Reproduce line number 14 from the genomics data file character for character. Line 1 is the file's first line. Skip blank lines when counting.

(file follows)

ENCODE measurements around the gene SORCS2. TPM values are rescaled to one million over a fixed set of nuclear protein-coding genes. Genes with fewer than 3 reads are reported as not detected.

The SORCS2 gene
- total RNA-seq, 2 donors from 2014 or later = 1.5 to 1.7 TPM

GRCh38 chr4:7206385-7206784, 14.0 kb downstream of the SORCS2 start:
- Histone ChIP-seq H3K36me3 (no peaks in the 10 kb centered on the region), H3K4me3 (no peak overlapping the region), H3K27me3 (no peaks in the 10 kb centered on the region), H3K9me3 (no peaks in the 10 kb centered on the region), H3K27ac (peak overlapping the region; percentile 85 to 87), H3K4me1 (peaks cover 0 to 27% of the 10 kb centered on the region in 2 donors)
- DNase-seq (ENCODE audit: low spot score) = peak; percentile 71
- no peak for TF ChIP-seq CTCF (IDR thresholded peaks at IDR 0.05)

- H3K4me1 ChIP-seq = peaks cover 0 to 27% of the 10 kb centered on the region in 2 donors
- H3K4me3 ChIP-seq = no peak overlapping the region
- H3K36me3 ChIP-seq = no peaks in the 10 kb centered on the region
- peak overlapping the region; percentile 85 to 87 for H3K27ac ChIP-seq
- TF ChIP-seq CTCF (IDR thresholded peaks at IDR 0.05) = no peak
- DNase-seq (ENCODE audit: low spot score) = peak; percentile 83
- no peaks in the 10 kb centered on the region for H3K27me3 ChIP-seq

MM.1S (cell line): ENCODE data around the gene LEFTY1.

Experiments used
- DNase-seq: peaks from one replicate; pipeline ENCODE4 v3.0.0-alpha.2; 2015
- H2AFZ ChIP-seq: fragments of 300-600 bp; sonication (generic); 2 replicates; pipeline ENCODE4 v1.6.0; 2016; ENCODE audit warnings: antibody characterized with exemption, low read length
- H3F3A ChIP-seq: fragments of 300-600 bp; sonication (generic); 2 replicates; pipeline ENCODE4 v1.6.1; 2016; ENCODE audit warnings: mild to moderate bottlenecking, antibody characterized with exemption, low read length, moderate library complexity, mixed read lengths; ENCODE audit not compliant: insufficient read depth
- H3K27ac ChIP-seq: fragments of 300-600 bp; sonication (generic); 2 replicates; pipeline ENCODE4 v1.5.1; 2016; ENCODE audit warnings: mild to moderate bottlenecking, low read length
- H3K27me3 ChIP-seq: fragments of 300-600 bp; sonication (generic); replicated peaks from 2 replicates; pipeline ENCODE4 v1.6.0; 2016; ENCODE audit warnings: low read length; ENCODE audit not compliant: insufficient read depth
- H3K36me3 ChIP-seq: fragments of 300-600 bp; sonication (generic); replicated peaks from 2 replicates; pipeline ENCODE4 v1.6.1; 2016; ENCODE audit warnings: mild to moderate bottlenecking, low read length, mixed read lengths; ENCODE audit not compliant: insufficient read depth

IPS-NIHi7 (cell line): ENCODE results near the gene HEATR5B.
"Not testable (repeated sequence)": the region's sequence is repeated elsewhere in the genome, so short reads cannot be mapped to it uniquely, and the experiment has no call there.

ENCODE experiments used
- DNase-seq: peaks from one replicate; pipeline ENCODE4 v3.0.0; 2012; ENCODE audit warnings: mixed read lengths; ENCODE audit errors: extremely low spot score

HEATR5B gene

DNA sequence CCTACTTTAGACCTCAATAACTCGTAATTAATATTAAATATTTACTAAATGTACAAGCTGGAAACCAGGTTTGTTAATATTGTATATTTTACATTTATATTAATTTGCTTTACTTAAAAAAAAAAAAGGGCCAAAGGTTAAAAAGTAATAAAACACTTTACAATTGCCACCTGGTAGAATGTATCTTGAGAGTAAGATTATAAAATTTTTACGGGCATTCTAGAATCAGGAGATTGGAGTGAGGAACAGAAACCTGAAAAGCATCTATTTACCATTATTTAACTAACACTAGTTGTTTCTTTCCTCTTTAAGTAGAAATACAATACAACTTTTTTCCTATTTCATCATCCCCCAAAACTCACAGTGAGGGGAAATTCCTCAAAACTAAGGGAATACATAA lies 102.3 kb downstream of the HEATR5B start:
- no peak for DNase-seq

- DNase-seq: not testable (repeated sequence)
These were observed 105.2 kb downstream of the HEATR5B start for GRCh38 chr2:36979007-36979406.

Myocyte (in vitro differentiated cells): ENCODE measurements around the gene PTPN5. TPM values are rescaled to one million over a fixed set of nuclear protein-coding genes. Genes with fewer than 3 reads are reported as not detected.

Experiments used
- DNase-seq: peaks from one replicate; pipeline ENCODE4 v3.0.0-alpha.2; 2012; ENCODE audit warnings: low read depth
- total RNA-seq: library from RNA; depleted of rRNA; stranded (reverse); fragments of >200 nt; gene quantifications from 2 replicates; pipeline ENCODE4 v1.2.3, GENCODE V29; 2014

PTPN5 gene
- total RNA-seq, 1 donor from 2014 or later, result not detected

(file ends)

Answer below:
- no peaks in the 10 kb centered on the region for H3K27me3 ChIP-seq